Everyone has different exam styles. Some people like to go through each question and answer all of the easier sections first, leaving all the remaining time to tackle the harder parts of the questions. Others like to methodically spend a full 25 minutes on each question before moving onto the next one. Everyone works differently, so practice different styles when you are preparing; this will help you work out what’s best for you.
Personally, I would recommend working through a question within the allocated 25 minute time frame, until you cannot get any further with it. You may be able to answer the first three parts on some questions, or only the first part on others, but I think the best way to answer the questions is to keep going until you reach some kind of wall. When you realise you have been gnawing your pencil without writing anything down for the past three minutes, it’s definitely time to move on.
But before you move on, read the latter part of the question. It will fizzle in the back of your brain while you attempt the harder questions, and then, when you have time to come back to it at the end, you will have been thinking about additional ways to tackle the problem. You will likely not spend the full 25 minutes on each question the first time through, and this method will ideally leave you about an hour at the end to solve the harder parts of the questions you initially left.
What happens if I run out of time?
If you’re facing a time constraint or you don’t know exactly how to solve a specific question, my top tip is to write out what you would do to answer this question.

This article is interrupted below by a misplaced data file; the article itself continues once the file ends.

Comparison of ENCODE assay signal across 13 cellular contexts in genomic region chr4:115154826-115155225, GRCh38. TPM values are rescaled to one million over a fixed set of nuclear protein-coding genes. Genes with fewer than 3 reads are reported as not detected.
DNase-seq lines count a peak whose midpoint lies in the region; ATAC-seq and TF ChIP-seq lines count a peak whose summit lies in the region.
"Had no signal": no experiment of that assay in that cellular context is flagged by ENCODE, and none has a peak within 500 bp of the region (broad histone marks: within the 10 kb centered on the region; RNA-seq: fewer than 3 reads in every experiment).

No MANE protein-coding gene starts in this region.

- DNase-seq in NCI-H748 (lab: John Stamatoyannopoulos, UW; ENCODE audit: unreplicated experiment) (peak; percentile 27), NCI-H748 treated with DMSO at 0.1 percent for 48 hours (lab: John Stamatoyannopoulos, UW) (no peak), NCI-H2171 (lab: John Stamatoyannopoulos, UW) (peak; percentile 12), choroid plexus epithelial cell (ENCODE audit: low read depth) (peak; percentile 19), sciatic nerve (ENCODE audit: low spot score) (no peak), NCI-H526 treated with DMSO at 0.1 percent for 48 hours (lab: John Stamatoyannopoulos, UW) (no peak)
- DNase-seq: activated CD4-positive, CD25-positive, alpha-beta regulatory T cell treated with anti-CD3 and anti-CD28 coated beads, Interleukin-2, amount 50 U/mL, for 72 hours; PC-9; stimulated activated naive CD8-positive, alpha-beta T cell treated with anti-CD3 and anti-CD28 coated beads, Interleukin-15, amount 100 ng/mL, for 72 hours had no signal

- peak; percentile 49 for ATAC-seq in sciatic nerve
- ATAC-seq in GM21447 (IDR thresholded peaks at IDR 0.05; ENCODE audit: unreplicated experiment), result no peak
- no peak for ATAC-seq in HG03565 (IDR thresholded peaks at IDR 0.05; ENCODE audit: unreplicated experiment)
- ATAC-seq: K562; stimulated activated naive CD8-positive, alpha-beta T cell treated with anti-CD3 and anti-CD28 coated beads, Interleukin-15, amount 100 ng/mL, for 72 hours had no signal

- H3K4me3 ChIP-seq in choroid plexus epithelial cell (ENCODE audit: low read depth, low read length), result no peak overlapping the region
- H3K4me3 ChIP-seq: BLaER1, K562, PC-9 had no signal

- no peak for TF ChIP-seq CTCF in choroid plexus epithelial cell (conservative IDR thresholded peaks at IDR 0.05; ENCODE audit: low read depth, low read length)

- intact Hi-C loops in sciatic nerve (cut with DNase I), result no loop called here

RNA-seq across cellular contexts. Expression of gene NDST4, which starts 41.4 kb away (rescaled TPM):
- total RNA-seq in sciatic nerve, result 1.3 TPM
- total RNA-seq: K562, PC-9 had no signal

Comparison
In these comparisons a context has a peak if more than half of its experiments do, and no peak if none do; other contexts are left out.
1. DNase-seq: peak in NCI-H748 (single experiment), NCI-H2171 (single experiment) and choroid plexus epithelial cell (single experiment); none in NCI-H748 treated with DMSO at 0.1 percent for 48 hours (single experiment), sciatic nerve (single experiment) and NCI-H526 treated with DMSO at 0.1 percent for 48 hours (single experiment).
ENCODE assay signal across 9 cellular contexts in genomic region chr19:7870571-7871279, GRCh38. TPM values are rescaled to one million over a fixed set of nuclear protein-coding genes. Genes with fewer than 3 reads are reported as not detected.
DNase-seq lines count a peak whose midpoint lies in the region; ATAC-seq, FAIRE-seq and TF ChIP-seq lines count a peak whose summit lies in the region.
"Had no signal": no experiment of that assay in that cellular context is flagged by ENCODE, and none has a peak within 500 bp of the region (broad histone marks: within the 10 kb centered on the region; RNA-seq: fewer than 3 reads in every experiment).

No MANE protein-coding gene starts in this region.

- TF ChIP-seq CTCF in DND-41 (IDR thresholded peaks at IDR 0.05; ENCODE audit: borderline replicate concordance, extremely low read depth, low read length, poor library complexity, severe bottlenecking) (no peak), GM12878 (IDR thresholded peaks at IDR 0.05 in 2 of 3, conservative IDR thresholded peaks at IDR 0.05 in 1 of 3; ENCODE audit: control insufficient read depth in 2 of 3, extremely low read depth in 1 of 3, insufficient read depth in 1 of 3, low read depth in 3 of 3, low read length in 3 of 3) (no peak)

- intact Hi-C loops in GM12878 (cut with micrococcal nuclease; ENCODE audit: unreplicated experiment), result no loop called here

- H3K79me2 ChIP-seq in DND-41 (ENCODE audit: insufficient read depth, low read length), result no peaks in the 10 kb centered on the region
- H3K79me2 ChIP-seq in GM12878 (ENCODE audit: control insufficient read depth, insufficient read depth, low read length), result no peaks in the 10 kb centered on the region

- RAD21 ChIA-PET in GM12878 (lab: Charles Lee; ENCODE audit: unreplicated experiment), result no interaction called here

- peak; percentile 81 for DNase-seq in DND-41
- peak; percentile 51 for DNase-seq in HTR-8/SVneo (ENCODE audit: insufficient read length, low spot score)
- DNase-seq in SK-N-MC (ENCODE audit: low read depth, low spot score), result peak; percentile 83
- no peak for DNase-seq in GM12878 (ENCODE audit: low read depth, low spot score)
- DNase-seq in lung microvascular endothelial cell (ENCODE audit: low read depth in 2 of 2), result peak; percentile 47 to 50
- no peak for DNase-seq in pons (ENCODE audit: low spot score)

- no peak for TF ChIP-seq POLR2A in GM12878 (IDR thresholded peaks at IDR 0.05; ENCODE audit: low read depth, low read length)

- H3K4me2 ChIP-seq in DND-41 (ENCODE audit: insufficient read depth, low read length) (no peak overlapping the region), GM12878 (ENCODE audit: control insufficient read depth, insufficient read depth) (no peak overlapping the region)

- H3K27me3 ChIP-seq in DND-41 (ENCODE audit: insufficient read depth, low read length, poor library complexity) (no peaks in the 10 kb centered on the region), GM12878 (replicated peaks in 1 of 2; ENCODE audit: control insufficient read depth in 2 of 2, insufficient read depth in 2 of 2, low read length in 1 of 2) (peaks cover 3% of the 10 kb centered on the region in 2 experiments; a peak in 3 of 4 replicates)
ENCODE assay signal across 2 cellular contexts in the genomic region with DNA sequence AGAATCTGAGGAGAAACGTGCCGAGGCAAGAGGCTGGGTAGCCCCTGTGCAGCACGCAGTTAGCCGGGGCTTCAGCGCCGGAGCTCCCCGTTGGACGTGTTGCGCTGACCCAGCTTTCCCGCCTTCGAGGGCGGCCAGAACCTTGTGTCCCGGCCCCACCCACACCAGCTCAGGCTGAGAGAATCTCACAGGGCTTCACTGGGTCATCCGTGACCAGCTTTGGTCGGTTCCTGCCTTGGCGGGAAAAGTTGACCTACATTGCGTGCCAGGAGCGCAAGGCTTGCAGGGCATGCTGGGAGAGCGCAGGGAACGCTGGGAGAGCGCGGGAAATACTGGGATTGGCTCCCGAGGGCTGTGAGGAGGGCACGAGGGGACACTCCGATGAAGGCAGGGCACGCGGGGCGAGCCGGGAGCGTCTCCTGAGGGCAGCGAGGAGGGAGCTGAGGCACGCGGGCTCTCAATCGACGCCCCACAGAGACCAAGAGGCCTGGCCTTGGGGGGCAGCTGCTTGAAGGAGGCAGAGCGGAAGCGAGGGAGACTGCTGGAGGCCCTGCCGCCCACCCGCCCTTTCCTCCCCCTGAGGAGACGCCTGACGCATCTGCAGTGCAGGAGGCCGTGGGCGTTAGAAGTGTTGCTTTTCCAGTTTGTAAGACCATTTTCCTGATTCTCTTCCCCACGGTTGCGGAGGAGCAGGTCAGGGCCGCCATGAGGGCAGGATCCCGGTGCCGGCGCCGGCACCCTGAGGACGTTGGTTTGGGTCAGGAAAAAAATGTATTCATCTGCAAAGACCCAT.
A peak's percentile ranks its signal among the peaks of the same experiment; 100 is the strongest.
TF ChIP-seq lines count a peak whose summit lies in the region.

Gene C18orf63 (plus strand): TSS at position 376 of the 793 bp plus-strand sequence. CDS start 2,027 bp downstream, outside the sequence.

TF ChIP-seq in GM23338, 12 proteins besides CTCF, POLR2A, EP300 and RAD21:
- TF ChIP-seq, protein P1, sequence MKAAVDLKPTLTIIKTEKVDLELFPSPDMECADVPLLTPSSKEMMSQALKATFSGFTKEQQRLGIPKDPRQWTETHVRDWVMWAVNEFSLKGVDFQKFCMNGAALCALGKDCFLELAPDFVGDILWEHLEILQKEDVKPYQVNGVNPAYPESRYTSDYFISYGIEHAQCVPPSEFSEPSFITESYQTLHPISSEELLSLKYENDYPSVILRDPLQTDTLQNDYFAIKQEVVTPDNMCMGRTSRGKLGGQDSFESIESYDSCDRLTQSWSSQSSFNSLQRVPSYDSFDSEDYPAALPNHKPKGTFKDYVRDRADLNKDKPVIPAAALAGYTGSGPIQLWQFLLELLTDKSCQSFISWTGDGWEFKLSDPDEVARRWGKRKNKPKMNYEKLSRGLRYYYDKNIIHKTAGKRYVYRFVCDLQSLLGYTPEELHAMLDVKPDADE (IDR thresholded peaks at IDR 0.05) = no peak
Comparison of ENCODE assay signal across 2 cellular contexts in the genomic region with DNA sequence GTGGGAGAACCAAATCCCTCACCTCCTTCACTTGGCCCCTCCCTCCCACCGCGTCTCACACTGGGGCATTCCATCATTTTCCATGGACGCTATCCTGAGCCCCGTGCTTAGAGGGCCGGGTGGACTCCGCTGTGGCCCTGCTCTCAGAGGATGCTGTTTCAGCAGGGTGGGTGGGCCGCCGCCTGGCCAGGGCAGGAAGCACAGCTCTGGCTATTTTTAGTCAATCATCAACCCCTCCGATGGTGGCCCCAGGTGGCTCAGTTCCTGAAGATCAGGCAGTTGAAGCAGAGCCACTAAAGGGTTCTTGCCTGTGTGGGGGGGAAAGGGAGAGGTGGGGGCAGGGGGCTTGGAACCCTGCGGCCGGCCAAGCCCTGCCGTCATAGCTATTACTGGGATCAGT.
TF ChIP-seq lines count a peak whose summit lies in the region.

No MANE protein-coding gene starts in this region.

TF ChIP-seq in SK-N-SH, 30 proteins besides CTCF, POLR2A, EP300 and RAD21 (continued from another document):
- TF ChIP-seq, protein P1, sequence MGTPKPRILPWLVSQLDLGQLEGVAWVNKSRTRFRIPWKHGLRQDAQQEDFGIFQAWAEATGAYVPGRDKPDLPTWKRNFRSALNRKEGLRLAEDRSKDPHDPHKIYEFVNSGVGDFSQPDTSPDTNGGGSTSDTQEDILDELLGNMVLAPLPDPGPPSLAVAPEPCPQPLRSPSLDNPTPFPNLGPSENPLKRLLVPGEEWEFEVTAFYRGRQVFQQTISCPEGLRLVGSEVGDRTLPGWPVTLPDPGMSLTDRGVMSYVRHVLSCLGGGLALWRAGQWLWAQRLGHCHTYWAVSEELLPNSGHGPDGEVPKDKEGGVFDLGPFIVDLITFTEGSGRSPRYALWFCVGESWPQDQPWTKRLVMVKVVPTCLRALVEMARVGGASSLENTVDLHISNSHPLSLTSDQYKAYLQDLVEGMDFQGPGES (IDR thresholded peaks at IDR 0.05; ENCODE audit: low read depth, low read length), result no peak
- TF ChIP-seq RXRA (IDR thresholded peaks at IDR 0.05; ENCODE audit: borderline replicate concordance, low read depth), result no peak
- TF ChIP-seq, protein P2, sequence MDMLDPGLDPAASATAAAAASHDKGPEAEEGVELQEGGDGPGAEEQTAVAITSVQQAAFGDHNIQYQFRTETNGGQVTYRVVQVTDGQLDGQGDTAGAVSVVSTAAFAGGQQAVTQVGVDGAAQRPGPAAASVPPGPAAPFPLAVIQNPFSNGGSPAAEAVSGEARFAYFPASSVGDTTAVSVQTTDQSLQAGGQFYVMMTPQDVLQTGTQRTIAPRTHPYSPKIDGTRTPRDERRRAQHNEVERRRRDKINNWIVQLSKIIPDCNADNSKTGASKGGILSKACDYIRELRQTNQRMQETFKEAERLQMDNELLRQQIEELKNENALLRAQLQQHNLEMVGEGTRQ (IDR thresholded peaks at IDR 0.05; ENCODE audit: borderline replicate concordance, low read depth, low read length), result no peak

“Even if writing out what you would do only nets you an extra mark, that mark could be the difference between a grade boundary. It was for me.”Nick T, Maths, Cambridge
Here’s a list of ways to try and gain at least one mark on a question without explicitly solving it. Although you’re aiming to try and solve the problems, sometimes this isn’t possible in the time-pressured exam environment.
- Write a list of potential methods you would use to answer this question. This is the best way to approach a question that you’re not actually sure how to solve. You may also realise which of the methods will work when you are writing the list.
- Write out your method, like a recipe in a cookbook, for how to solve the question. This is the best way to approach a question if you don’t have time to actually solve it, but think you would be able to with more time.
- Write any relevant working you can, even if just for the later parts of the questions. You never know where you might gain a valuable extra mark!
In the exam, it’s also worth trying to work out where the majority of the marks for a question lie. Although you won’t be given a mark-by-mark breakdown of each question on the paper, you can gain a sense of what the tutors are looking for by doing enough practice. It’s important to focus on the mark-heavy sections rather than spending ages trying to solve a later part of a question that may only be worth one mark.
Gaining a few extra marks can make all the difference in any exam, and STEP is no different. So use our top tips to make sure you perform your best on the big day. For more STEP info, read our STEP/MAT/AEA guidebook. Best of luck for your application!